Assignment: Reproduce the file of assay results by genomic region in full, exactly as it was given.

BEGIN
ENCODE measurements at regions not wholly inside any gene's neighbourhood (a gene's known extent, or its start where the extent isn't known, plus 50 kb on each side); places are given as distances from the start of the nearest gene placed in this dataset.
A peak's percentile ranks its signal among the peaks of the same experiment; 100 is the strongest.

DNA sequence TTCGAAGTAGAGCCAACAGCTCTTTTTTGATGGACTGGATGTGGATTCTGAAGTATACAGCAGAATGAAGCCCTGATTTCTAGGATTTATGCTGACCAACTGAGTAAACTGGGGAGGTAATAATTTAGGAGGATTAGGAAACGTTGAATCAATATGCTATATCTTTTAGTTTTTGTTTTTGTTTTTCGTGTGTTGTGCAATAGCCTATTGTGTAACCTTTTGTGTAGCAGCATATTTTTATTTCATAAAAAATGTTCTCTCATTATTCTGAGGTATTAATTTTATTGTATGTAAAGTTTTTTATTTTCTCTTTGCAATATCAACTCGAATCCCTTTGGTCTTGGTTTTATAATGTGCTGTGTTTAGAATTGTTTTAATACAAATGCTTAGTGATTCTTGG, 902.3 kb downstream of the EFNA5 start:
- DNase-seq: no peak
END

ENCODE measurements at regions not wholly inside any gene's neighbourhood (a gene's known extent, or its start where the extent isn't known, plus 50 kb on each side); places are given as distances from the start of the nearest gene placed in this dataset.
A peak's percentile ranks its signal among the peaks of the same experiment; 100 is the strongest.

DNA sequence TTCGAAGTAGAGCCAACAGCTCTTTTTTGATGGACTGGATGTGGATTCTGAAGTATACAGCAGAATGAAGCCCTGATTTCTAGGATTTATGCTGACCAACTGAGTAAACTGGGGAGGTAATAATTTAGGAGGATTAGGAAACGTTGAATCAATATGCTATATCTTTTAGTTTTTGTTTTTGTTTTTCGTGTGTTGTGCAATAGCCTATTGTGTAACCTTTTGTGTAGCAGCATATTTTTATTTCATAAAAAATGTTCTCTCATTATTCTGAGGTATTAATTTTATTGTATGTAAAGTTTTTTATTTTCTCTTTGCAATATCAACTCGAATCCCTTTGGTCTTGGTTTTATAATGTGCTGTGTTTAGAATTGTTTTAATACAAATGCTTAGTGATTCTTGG, 902.3 kb downstream of the EFNA5 start:
- DNase-seq: no peak